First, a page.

I wanted to see how many locks the fly agaric key might fit and possibly open. and I was amazed at the number of times it appears to do both. This 'unlocking' of secrets will unfold throughout the book; I urge the reader not to form premature judgements. One speculation may seem right on the mark, while the next may appear to be nonsense; I freely admit that some assertions are more tenable than others. The continuity of the material will become apparent only when the whole work has been examined: the stories. the parallels, the photographs, the artworks.
The correspondences contained in the succeeding chapters are too numerous to assign to mere chance or an overactive imagination, although some will do just that. If it is simply a matter of imagination I invite anyone to take any other single plant (real, not imaginary), or anything else for that matter, and make it fit these stories and works of art as easily as the fly agaric does. The futility of the exercise should become apparent very quickly.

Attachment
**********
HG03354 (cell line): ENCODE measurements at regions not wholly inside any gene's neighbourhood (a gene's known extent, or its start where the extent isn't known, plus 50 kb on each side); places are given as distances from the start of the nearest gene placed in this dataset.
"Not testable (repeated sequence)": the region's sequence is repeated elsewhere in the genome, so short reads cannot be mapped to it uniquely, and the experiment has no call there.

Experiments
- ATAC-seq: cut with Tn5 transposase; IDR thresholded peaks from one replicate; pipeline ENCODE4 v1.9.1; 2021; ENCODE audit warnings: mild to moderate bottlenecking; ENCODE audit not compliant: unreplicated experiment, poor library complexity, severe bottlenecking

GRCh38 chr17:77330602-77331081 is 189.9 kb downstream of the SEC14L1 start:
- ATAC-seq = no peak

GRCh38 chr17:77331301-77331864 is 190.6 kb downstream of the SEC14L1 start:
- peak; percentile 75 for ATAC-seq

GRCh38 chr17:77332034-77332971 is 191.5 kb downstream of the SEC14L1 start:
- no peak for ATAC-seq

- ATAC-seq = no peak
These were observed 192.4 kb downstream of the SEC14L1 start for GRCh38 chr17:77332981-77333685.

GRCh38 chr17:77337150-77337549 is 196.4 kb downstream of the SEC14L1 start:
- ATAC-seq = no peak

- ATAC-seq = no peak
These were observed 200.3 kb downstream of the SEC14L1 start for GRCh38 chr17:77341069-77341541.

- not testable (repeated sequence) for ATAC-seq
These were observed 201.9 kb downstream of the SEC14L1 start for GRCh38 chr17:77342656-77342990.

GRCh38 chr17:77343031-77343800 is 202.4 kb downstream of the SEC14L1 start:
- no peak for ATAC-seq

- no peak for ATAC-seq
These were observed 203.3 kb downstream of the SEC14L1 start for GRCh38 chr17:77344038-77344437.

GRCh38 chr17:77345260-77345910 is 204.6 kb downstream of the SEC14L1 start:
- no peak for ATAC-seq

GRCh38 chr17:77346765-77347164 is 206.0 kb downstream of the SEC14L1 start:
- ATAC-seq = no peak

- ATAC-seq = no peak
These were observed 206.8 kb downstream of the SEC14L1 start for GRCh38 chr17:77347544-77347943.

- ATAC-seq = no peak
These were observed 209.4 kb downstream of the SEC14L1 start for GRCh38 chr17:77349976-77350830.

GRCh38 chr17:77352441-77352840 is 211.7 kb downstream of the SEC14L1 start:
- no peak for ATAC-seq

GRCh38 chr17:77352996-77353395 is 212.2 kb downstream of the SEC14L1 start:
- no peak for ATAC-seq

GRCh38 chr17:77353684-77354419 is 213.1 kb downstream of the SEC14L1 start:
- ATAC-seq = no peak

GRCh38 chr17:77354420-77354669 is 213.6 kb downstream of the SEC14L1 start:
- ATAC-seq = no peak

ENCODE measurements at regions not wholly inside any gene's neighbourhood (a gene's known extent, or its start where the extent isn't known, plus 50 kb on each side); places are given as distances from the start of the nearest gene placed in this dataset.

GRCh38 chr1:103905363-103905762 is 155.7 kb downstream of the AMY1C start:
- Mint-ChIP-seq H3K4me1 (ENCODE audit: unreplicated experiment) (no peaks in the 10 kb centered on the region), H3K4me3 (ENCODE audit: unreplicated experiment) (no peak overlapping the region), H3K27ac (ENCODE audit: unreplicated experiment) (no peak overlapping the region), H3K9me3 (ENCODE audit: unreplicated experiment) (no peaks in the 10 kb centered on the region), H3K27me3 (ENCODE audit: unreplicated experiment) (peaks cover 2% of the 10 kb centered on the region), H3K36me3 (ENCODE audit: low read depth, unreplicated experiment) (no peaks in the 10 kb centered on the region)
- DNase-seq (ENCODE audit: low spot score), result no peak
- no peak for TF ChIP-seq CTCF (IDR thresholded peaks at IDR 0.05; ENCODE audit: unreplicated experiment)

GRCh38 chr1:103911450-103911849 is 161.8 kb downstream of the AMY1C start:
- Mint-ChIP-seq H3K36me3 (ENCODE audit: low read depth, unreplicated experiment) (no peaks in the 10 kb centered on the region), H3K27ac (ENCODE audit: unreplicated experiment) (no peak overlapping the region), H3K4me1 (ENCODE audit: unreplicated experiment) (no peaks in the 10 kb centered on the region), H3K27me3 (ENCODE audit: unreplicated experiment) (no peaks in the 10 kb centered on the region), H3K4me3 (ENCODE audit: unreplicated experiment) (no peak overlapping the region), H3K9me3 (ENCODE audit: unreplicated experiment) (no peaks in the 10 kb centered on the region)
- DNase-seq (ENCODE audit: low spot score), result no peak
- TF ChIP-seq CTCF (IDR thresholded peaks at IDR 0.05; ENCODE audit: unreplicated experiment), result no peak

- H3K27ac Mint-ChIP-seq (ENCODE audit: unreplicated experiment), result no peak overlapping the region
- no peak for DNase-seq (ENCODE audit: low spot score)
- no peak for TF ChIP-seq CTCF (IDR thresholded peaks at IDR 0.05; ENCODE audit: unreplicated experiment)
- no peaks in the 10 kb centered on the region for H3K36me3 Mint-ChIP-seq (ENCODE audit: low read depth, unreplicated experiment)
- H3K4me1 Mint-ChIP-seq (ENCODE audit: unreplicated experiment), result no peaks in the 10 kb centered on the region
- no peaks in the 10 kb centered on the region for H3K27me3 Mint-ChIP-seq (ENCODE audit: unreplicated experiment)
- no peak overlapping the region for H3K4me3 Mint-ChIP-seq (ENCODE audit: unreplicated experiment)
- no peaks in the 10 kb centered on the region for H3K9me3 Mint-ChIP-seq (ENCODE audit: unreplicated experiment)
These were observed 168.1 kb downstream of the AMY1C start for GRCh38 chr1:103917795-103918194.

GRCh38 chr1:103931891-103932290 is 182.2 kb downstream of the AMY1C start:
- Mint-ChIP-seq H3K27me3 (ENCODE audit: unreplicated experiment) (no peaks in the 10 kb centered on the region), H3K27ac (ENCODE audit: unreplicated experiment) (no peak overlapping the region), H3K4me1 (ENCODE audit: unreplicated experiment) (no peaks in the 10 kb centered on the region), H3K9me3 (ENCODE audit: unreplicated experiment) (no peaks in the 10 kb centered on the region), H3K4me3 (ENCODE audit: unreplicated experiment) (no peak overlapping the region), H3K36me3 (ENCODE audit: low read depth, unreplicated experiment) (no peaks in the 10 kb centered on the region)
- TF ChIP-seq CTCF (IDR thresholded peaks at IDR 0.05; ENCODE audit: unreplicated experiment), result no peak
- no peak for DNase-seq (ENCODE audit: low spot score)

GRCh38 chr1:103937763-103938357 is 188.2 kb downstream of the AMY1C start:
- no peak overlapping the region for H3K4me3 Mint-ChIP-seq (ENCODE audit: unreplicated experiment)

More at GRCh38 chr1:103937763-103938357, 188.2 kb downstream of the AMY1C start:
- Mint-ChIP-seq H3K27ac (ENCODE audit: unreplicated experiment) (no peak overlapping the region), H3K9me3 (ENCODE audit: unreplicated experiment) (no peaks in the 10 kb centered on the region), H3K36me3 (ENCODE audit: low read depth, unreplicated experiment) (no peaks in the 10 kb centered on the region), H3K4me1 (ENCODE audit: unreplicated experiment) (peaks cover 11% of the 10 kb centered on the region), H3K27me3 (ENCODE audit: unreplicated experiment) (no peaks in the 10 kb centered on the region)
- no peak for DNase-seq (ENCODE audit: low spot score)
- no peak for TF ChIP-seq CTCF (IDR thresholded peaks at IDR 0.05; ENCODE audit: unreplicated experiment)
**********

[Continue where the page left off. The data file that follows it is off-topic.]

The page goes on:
This book is the fruit of many years of research, fieldwork, intuitional reasoning and what I can only call revelation. I am not a scholar in the traditional sense, and the book does not pretend to be a model of high scholarship; I am, however, a poet and natural philosopher, well used to expressing myself without worrying overly much what others will think. As such I am free to speculate where many scholars and academics would not for fear of jeopardizing their reputations. ('But, after all,' writes Robert Graves, 'what is a scholar? One who may not break bounds under pain of expulsion from the academy of which he is a member.') Is this then a case of the fool rushing in where academics fear to tread? That is for the reader to decide.